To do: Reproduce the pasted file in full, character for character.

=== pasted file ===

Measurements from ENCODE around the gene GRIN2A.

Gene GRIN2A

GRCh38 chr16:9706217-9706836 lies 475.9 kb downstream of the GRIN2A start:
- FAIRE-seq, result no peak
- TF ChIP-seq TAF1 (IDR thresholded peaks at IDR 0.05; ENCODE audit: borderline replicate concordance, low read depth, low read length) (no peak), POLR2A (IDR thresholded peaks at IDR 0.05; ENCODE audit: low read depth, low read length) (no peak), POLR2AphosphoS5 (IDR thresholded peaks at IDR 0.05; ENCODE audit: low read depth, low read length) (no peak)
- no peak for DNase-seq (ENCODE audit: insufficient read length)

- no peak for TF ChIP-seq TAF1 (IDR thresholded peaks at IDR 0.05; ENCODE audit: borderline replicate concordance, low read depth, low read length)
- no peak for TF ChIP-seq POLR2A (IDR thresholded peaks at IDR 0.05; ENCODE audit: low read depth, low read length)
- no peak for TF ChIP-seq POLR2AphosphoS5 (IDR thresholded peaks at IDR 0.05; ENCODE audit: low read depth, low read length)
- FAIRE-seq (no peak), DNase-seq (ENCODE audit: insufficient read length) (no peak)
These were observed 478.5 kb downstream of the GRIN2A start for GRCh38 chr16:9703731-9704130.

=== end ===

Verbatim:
Measurements from ENCODE around the gene GRIN2A.

Gene GRIN2A

GRCh38 chr16:9706217-9706836 lies 475.9 kb downstream of the GRIN2A start:
- FAIRE-seq, result no peak
- TF ChIP-seq TAF1 (IDR thresholded peaks at IDR 0.05; ENCODE audit: borderline replicate concordance, low read depth, low read length) (no peak), POLR2A (IDR thresholded peaks at IDR 0.05; ENCODE audit: low read depth, low read length) (no peak), POLR2AphosphoS5 (IDR thresholded peaks at IDR 0.05; ENCODE audit: low read depth, low read length) (no peak)
- no peak for DNase-seq (ENCODE audit: insufficient read length)

- no peak for TF ChIP-seq TAF1 (IDR thresholded peaks at IDR 0.05; ENCODE audit: borderline replicate concordance, low read depth, low read length)
- no peak for TF ChIP-seq POLR2A (IDR thresholded peaks at IDR 0.05; ENCODE audit: low read depth, low read length)
- no peak for TF ChIP-seq POLR2AphosphoS5 (IDR thresholded peaks at IDR 0.05; ENCODE audit: low read depth, low read length)
- FAIRE-seq (no peak), DNase-seq (ENCODE audit: insufficient read length) (no peak)
These were observed 478.5 kb downstream of the GRIN2A start for GRCh38 chr16:9703731-9704130.